But all these subtleties will fade before another problem - we started a conversation with her. Such reductions will dangerously increase the specific cost of new aircraft, which, together with an increase in the commissioning time of the aircraft, will significantly affect the compliance of US international partners, who were prepared to purchase a fifth-generation low-cost fighter, which is about to be ready. Thus, the Pentagon has driven itself into a vicious circle, any meaningful measures to get out of which increase costs and lower the viability of the JSF program.

From the point of view of arms exports, the situation is as good as possible for Russia. The PAK FA program, which is lagging behind the American developments in the creation of fifth-generation fighters in all time indicators, is moving steadily and calmly. The export potential of the machine has already been announced: India has announced that it is ready to purchase up to 250 units of the export version of the aircraft on the T-50 platform. These numbers look pretty fantastic, but here it’s not the quantitative indicators that are important, but the qualitative “message”: Russia gives the rest of the world a signal that its new aircraft will be delivered abroad.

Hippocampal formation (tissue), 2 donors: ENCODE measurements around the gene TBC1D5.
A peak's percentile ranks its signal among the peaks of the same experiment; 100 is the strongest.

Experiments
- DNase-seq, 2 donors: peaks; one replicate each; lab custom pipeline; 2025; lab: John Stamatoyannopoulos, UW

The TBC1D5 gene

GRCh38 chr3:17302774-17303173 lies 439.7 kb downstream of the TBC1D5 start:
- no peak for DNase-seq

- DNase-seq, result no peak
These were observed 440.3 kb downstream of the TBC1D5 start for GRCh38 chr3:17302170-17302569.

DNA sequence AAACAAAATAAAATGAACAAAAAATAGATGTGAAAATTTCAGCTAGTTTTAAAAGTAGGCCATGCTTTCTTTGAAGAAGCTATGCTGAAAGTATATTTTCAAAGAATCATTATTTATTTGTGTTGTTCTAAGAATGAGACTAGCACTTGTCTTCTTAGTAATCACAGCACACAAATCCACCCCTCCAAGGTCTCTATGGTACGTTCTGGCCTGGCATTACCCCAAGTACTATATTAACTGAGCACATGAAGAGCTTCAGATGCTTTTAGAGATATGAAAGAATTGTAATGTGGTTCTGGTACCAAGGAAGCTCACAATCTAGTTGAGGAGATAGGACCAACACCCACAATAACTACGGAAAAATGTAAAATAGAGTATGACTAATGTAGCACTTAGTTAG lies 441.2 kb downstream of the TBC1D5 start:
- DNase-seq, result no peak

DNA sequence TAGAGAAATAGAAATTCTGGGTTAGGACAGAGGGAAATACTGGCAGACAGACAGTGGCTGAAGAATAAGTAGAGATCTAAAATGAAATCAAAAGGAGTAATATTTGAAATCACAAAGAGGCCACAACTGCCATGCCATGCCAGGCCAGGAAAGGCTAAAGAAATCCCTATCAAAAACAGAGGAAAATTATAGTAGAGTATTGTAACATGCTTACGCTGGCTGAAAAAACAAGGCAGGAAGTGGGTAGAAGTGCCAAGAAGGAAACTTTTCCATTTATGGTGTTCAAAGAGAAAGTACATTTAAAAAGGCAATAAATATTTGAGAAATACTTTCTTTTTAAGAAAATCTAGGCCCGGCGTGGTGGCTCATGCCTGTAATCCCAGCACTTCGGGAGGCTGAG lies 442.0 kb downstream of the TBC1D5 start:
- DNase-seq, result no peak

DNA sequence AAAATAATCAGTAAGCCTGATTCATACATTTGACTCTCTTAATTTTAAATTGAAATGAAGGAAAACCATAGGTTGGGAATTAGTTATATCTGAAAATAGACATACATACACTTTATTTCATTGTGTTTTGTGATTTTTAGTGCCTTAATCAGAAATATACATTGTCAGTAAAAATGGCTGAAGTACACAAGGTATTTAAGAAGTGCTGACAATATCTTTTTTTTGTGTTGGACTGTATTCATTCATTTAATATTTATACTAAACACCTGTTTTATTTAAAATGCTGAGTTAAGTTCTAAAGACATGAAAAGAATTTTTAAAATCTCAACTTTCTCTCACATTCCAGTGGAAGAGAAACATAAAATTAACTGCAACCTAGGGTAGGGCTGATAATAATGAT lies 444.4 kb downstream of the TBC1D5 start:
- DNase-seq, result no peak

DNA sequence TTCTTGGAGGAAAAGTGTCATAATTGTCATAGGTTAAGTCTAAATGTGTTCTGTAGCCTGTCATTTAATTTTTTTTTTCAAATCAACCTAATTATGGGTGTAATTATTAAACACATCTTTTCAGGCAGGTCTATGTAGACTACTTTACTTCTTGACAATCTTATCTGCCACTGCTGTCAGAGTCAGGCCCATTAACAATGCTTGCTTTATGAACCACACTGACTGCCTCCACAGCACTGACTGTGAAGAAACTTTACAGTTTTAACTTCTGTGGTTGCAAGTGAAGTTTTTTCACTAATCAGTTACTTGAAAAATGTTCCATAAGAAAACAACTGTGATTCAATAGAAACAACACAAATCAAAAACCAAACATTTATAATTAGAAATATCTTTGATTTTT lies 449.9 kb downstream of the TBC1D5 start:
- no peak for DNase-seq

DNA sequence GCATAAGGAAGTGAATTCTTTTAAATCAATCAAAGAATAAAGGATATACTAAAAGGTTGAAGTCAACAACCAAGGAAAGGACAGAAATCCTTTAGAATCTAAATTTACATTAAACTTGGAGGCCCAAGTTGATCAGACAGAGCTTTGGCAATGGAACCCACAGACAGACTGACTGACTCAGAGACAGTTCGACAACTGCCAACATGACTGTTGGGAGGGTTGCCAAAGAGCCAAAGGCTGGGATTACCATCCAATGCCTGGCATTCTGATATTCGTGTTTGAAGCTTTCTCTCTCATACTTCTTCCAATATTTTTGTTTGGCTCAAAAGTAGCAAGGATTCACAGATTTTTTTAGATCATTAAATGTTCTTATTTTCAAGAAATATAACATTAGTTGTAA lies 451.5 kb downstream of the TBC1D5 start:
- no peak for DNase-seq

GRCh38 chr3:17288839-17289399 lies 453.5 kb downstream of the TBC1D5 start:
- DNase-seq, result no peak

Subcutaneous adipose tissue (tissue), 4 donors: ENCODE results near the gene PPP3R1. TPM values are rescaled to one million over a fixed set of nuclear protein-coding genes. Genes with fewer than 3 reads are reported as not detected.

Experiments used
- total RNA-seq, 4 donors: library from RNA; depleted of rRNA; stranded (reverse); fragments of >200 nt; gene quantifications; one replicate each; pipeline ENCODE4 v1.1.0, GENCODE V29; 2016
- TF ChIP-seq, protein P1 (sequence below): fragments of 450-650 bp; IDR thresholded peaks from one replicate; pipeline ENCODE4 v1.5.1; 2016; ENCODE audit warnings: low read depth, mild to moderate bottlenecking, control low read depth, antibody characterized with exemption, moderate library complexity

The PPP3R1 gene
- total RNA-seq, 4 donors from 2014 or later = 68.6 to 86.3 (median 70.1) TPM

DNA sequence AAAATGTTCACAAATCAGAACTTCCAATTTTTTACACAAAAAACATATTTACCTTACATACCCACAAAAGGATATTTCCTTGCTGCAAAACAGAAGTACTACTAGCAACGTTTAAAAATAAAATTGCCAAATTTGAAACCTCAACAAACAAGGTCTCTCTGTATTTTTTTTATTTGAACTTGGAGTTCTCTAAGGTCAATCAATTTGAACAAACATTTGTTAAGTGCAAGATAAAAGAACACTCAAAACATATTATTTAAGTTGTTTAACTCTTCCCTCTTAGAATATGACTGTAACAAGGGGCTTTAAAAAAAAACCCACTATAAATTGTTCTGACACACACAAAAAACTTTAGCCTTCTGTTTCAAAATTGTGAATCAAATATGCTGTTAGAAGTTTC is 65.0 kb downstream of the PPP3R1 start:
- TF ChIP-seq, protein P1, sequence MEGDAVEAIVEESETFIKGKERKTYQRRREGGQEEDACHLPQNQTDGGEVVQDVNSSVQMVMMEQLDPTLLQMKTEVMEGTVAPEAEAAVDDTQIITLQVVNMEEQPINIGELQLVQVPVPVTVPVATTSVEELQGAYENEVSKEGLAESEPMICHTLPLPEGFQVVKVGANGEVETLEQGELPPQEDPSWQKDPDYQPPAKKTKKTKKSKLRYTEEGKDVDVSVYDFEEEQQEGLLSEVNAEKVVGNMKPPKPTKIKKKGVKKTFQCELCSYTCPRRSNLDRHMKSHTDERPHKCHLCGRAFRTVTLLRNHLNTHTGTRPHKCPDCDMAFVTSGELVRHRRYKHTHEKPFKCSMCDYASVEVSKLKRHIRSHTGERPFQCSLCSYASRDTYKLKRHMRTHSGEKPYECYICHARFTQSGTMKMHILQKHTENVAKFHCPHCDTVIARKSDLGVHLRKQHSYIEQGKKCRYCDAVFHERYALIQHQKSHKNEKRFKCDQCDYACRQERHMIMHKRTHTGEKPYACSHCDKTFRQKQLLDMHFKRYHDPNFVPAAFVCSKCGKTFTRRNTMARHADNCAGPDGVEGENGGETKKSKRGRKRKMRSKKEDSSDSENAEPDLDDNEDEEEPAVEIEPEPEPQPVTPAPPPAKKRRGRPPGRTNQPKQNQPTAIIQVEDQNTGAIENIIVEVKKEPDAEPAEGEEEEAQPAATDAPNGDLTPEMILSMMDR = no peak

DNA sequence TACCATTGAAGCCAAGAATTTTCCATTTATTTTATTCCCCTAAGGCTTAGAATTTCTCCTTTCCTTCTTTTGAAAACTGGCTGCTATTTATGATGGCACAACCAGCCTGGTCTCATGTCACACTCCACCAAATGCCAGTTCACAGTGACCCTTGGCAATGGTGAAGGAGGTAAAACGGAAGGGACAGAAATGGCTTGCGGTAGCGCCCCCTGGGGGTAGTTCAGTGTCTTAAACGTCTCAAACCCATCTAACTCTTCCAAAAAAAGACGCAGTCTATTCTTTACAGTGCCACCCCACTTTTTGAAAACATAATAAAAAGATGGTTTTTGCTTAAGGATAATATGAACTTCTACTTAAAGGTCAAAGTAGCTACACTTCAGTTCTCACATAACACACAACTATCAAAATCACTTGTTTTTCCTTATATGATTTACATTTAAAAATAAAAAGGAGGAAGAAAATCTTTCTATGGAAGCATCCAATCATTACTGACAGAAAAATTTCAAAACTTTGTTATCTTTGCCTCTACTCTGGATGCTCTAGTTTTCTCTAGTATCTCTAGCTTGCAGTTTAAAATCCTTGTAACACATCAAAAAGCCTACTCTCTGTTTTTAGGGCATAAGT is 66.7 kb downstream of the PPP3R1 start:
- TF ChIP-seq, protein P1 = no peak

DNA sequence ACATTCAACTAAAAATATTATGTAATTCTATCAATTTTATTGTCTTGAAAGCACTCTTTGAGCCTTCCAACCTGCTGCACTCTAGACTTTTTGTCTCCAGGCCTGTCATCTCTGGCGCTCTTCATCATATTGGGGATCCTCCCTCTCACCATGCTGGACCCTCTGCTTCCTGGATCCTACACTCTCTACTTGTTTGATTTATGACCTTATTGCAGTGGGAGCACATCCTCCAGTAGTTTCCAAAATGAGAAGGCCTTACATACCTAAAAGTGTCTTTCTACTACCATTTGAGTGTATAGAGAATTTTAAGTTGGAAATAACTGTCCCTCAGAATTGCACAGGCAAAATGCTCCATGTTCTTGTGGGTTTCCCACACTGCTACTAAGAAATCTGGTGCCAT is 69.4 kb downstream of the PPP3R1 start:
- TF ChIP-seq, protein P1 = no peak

The JSF program, in fact, was supposed to fill the demand for the newest aviation in third countries with an eye to the massive crowding out of all other potential developers (Russia, EU and China). The current state of affairs puts the F-35 in the not very advantageous position of the runner with a fixed “false start”. This does not threaten the US armed forces, which have already received the most modern technology - the F-22 Raptor fighter jets and ready to "digest" the unpleasant experience of percussive introduction of critical technologies. However, under the legislative ban on the export of Raptors, everything that happens with Lightning begins to look like the beginning of a potential failure in the representation of the American defense industry in the still emerging fifth-generation aircraft market.